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The new Science Act

  • 15 September 2011
  • Articles

On June 2 the Official State Gazette published the “Science, Technology and Innovation Act”, better known as the Science Act, which supersedes the previous law that was approved in 1986, establishing the general framework for the promotion and coordination of scientific and technical research in Spain, particularly the Spanish Public System of Science, Technology and Innovation.
The new law has been passed with wide political agreement and long-term commitment. This long-term approach can only be achieved with “framework legislation”, which establishes guidelines but does not lay down the exact measures to follow.

The new Science Act is no exception to this, suggesting far-reaching structural changes but leaving their execution to further implementing regulations, some of which already exist, such as the Universities Act of 2007 or the Sustainable Economy Act of March 2011, as well as others that are yet to be passed, such as the Statute of Teaching and Research Staff.

It brings to an end a period of more than 25 years that began with the previous law, which sought to promote an erratic Research System that lacked sufficient critical mass. Nowadays Spain is the ninth world power in terms of scientific publications and indicators, which have grown significantly in recent years, as have the number of investigators and patents.

As the new Act shows, the time has come to take a broader approach and correct certain weaknesses of the Spanish System of Science, Technology and Innovation, focusing on new objectives such as improving efficiency in research, promoting the “transfer” of knowledge and collaboration between the public and private sectors, and internationalising our R&D+i, among other things.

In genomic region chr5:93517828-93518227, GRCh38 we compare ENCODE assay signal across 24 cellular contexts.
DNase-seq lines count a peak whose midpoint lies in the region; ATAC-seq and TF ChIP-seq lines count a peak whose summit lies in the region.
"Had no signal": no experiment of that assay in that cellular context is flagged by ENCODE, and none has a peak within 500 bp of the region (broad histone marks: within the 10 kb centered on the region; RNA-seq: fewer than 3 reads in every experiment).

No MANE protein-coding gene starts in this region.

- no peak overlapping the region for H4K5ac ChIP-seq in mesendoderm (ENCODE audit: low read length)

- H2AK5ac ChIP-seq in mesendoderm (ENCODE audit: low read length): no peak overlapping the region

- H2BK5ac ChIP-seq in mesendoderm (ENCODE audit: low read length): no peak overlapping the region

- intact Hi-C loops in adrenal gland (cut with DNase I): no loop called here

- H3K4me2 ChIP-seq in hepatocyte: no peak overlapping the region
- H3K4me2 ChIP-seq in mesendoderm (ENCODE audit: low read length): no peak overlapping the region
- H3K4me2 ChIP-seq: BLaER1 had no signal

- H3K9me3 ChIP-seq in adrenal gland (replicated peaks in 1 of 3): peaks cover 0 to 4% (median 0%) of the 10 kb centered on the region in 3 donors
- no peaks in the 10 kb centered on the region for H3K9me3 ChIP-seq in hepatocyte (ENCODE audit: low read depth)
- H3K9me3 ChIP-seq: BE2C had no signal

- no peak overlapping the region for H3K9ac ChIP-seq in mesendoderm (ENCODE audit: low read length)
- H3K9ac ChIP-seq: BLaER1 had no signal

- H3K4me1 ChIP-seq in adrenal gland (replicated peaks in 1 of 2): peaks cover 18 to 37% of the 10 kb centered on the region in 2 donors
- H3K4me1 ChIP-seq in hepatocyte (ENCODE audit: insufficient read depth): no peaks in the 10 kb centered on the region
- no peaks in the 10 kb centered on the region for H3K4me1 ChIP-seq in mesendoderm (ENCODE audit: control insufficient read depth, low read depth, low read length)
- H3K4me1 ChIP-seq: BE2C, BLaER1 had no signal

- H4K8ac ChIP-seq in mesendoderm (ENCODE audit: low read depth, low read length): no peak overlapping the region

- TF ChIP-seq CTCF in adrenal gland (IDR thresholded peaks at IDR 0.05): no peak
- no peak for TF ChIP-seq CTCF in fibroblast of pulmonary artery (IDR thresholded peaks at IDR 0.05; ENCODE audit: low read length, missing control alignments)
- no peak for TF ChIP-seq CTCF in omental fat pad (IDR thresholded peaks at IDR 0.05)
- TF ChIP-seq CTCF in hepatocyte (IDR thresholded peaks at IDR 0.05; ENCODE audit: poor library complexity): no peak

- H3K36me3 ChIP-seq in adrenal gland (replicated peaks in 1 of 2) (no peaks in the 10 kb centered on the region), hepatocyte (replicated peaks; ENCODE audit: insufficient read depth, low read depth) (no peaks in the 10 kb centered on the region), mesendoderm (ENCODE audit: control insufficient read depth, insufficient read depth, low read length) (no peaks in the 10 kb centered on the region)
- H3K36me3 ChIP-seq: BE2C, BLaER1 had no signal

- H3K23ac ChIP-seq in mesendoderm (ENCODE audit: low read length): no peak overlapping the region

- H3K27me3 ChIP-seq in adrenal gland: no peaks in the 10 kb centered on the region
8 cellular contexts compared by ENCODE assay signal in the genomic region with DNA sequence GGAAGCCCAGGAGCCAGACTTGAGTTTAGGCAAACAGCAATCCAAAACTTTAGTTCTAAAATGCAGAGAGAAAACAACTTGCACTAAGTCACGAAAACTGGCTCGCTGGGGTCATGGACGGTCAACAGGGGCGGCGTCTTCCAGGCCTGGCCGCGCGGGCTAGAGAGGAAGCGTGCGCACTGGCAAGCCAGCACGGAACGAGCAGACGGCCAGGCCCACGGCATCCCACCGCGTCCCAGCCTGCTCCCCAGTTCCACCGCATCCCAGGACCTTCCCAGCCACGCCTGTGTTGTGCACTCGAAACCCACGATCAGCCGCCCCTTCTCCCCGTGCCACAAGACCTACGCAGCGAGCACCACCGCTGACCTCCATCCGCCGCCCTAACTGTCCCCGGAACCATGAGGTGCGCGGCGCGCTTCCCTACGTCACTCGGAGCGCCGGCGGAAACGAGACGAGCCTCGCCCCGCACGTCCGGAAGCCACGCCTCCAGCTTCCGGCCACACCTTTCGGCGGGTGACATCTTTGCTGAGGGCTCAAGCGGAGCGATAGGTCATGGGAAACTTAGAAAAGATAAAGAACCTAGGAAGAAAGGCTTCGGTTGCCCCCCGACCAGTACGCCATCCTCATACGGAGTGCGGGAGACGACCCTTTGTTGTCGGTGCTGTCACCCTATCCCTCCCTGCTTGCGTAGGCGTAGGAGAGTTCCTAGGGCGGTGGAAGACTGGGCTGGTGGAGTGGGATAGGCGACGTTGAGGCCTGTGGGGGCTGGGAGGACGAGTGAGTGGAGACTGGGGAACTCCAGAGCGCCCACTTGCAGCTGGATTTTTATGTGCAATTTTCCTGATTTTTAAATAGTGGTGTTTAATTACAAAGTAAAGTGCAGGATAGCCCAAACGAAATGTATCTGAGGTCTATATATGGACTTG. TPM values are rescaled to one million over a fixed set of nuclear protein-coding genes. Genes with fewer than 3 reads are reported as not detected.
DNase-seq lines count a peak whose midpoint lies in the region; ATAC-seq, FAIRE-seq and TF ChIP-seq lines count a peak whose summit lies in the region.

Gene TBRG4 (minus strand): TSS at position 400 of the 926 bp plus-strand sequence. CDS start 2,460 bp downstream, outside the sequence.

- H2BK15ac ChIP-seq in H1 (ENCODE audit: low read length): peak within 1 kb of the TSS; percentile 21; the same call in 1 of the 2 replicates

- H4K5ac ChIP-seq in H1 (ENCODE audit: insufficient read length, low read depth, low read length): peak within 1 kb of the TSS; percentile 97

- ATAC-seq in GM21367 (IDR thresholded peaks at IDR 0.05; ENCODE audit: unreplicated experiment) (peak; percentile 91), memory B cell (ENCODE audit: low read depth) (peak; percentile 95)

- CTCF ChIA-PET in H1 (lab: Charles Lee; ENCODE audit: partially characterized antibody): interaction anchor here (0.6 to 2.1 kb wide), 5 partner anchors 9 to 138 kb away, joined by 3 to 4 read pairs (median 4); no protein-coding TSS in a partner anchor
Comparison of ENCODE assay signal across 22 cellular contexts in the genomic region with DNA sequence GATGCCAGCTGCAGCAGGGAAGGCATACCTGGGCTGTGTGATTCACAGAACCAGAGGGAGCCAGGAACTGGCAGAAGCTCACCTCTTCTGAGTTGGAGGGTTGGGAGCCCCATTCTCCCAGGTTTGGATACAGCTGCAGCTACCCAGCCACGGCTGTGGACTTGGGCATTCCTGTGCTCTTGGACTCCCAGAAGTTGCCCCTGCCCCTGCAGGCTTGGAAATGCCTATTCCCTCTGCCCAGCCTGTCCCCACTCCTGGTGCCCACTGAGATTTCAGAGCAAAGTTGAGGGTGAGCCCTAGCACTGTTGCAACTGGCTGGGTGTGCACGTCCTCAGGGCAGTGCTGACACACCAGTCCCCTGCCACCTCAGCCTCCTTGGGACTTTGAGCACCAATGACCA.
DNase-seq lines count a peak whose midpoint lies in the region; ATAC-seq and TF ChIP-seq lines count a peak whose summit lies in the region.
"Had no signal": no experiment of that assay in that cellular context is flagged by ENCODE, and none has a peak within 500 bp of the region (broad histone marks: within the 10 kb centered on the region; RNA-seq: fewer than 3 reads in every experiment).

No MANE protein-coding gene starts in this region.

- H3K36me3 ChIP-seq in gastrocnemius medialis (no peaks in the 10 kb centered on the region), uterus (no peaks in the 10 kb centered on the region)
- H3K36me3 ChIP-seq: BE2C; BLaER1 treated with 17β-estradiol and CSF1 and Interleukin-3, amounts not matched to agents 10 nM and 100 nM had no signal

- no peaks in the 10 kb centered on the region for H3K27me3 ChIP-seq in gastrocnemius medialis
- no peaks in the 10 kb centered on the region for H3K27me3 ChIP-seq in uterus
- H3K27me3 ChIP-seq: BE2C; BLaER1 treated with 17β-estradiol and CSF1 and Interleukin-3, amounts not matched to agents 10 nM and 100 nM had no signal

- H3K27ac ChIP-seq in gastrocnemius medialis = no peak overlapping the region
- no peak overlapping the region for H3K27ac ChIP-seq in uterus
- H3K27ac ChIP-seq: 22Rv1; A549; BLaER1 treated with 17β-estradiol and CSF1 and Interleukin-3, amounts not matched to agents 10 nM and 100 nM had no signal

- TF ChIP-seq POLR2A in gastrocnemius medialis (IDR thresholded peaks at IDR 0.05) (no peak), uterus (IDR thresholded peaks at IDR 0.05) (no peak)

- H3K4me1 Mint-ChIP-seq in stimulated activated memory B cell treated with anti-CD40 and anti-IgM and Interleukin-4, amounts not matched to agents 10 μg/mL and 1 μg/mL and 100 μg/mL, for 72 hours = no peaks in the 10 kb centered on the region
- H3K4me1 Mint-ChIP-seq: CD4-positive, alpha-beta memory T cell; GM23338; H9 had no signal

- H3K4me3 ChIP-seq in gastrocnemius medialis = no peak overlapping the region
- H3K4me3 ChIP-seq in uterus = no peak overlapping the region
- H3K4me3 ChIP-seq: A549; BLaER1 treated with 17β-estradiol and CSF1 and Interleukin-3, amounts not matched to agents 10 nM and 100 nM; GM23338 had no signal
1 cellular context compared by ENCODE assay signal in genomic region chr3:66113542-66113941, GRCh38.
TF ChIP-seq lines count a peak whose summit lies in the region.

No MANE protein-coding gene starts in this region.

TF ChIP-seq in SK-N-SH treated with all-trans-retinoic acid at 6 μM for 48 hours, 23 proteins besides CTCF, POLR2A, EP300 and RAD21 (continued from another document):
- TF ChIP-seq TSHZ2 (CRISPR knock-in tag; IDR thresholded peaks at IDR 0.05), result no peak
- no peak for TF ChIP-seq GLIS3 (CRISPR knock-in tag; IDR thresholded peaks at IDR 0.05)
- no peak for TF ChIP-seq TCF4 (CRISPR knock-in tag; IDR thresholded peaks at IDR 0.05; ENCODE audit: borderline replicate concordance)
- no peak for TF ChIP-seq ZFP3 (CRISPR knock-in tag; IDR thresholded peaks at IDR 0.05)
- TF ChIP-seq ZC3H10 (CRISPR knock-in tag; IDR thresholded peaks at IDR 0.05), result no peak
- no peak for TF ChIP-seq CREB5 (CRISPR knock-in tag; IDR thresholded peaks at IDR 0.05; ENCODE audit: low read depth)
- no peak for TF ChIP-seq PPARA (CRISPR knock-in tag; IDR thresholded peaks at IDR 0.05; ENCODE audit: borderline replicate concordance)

Although the aspects of the Act that have attracted the most public attention have been institutional changes relating to planning and, in particular, to labour relations with research staff and public procurement of technology, from the point of view of Intellectual Property this law has tackled some important reforms aimed at:

– Improving the efficiency of research by promoting preliminary technological research or intelligence systems that make it possible to avoid superfluous or irrelevant research. This objective is even included in the investigators duties.

– Increasing assets for the Public Authorities by granting them ownership, by default, of any creation developed by investigators contracted by them. It is specifically established that the ownership of all Intellectual Property results deriving from work carried out by investigators or authors working for said public bodies will correspond to the latter by default. This is a significant new feature because previously this attribution was only specifically the case with patents.

– Promoting and even imposing the transfer of the results obtained to society, whether through knowledge transfer contracts or Intellectual Property right contracts, made more flexible as they are governed exclusively by private law, or through freely accessible repositories. In any case, investigators duties include the obligation to make their results known.

As was the case with the 1980 Bayh-Dole Act in the United States, we now have a new starting point with a very ambitious approach and a long way to go.

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The new Science Act